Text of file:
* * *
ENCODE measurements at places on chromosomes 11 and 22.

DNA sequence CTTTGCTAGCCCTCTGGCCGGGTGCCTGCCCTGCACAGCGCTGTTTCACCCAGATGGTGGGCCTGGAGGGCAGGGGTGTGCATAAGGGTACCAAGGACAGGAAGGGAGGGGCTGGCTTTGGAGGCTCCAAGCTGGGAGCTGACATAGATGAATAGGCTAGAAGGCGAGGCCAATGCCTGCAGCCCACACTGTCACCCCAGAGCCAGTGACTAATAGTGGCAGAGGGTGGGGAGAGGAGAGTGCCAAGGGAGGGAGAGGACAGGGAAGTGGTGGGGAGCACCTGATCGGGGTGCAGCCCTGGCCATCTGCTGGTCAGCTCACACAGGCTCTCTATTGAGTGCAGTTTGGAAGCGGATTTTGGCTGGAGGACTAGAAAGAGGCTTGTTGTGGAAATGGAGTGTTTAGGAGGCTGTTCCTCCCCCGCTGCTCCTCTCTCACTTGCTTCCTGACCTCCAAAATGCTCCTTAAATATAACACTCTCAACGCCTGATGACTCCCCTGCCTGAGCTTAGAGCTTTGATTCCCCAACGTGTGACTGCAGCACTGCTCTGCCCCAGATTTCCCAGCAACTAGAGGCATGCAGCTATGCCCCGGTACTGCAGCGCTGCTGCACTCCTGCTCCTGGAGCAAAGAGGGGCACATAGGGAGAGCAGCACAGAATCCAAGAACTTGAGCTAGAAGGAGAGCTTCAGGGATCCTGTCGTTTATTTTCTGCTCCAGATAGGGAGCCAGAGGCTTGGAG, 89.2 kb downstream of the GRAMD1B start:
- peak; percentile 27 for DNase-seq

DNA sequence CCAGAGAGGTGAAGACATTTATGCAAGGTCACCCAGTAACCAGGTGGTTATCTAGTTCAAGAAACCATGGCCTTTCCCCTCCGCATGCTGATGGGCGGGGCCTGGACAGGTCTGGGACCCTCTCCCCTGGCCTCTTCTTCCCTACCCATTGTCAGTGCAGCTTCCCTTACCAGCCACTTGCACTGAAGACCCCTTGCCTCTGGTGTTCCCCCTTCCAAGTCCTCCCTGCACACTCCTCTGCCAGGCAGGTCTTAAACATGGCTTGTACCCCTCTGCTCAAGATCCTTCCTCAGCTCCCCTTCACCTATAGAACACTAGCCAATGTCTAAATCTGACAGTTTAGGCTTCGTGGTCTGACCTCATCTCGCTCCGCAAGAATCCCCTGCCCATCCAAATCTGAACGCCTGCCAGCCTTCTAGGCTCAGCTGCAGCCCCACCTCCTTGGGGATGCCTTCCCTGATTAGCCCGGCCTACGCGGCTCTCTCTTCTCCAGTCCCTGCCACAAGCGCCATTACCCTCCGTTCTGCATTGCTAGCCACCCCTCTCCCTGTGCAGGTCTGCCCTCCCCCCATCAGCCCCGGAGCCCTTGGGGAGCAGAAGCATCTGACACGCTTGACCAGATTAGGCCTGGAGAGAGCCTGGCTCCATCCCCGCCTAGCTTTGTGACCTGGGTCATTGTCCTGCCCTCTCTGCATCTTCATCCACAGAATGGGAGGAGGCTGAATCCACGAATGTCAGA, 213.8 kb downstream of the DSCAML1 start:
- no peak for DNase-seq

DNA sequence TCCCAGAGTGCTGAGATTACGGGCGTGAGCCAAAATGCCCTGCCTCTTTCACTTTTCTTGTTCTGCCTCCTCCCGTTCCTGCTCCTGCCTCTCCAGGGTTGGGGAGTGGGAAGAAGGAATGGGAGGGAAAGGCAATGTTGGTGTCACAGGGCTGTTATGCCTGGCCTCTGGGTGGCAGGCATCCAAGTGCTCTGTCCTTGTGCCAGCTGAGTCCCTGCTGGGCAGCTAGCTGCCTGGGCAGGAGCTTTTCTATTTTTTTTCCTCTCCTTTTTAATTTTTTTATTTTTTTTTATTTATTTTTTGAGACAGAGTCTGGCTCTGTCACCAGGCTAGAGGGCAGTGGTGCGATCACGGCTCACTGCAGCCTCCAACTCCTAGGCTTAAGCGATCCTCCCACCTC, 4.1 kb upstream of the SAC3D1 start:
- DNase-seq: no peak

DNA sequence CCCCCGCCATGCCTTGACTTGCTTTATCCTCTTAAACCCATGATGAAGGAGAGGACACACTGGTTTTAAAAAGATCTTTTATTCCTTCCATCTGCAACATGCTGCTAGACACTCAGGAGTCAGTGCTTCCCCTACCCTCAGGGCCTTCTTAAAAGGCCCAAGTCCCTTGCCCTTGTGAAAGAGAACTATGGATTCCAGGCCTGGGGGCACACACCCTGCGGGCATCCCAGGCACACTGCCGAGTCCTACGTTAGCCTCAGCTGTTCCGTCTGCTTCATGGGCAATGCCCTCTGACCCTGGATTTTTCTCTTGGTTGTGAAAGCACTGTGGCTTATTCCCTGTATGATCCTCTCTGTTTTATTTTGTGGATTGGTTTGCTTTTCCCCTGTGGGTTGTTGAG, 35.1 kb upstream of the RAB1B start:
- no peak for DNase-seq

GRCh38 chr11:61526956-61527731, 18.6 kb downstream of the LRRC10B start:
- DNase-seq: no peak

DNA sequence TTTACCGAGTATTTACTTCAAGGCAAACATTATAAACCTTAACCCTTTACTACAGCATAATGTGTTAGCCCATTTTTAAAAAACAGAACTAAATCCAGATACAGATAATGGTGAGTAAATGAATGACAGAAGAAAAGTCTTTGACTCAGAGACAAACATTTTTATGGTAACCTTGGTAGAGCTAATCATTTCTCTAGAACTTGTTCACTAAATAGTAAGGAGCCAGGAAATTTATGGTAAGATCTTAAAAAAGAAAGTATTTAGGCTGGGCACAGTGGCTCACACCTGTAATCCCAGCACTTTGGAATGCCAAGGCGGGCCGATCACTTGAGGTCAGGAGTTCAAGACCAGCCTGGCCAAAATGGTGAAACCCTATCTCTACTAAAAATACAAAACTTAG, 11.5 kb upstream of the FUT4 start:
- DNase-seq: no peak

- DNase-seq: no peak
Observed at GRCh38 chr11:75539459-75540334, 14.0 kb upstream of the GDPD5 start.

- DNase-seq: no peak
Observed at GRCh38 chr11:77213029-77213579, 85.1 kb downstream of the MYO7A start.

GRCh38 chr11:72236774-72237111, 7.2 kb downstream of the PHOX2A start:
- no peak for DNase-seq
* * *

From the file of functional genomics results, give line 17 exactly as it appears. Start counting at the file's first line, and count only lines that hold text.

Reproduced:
Observed at GRCh38 chr11:77213029-77213579, 85.1 kb downstream of the MYO7A start.